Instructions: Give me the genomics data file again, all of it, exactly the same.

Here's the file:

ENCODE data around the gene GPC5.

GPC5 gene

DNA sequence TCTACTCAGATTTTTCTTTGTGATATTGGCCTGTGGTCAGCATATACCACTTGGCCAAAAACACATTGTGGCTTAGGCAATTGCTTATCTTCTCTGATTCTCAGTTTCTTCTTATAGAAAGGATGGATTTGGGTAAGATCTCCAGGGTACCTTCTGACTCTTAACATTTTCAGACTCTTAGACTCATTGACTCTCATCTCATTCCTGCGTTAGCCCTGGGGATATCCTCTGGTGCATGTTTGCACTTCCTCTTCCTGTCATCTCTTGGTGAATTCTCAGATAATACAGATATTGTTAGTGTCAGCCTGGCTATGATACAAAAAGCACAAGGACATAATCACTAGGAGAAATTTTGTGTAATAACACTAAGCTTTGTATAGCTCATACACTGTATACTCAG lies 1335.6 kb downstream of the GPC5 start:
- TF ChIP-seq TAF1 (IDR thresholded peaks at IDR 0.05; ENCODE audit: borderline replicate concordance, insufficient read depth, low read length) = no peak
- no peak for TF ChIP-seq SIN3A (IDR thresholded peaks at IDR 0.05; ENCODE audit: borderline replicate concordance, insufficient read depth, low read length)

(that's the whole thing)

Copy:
ENCODE data around the gene GPC5.

GPC5 gene

DNA sequence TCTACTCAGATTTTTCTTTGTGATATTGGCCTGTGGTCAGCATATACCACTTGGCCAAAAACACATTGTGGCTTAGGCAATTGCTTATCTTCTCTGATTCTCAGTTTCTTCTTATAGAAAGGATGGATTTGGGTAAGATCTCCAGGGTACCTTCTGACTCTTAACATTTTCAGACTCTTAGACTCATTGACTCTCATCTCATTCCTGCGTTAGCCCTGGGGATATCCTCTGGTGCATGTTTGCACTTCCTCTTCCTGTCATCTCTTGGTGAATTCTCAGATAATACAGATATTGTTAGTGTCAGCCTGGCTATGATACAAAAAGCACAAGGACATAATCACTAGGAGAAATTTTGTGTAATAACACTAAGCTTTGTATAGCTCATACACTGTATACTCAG lies 1335.6 kb downstream of the GPC5 start:
- TF ChIP-seq TAF1 (IDR thresholded peaks at IDR 0.05; ENCODE audit: borderline replicate concordance, insufficient read depth, low read length) = no peak
- no peak for TF ChIP-seq SIN3A (IDR thresholded peaks at IDR 0.05; ENCODE audit: borderline replicate concordance, insufficient read depth, low read length)